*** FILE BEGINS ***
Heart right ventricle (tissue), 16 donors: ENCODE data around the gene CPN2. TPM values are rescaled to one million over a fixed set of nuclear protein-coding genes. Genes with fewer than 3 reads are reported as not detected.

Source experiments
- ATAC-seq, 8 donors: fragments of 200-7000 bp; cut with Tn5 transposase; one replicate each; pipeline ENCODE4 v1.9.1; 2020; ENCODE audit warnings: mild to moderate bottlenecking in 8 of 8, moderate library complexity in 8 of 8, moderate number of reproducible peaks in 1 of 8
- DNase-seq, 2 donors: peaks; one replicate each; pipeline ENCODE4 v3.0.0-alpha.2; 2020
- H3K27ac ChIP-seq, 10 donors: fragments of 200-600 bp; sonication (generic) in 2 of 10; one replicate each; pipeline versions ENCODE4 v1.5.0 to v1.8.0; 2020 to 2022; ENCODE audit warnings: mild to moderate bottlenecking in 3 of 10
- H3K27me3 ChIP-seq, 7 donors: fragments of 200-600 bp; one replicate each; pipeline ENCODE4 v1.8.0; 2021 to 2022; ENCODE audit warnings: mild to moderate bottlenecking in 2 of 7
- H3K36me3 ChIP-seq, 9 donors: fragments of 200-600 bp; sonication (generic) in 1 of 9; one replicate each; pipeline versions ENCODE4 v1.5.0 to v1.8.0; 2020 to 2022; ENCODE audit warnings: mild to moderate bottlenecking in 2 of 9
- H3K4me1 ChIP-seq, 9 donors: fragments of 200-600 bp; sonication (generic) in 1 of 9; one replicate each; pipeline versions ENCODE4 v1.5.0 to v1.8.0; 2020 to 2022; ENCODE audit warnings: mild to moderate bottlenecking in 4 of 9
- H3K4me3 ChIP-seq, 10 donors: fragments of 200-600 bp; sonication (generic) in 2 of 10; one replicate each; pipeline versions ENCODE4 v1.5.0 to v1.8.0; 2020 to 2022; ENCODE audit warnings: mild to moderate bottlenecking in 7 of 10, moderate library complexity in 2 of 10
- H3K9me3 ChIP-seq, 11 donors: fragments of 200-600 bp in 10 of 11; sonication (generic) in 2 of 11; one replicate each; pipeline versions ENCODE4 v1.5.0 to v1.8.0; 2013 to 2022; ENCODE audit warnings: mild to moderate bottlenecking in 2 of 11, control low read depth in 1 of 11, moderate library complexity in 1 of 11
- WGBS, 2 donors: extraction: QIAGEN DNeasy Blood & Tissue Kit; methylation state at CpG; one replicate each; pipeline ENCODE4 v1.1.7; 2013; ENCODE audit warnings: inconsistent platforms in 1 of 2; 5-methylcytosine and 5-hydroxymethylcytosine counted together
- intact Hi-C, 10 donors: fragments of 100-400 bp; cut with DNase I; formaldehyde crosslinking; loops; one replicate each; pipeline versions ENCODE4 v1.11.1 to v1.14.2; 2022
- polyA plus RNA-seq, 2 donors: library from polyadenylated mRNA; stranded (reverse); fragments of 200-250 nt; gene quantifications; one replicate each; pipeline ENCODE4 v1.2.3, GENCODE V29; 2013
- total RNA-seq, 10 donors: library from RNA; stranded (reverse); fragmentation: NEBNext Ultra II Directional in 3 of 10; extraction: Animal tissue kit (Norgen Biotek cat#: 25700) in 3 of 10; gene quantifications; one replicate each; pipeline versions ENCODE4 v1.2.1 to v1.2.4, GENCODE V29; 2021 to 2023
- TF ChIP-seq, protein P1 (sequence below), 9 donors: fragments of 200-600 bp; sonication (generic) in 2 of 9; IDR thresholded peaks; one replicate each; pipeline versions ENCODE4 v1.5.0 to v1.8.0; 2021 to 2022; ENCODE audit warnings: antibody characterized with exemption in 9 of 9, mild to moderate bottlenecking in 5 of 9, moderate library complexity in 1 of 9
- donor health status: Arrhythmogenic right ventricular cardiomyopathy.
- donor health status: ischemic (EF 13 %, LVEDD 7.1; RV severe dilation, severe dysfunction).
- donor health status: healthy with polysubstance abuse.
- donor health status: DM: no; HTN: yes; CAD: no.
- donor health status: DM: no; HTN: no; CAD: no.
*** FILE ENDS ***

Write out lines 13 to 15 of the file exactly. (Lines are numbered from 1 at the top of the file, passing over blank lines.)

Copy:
- polyA plus RNA-seq, 2 donors: library from polyadenylated mRNA; stranded (reverse); fragments of 200-250 nt; gene quantifications; one replicate each; pipeline ENCODE4 v1.2.3, GENCODE V29; 2013
- total RNA-seq, 10 donors: library from RNA; stranded (reverse); fragmentation: NEBNext Ultra II Directional in 3 of 10; extraction: Animal tissue kit (Norgen Biotek cat#: 25700) in 3 of 10; gene quantifications; one replicate each; pipeline versions ENCODE4 v1.2.1 to v1.2.4, GENCODE V29; 2021 to 2023
- TF ChIP-seq, protein P1 (sequence below), 9 donors: fragments of 200-600 bp; sonication (generic) in 2 of 9; IDR thresholded peaks; one replicate each; pipeline versions ENCODE4 v1.5.0 to v1.8.0; 2021 to 2022; ENCODE audit warnings: antibody characterized with exemption in 9 of 9, mild to moderate bottlenecking in 5 of 9, moderate library complexity in 1 of 9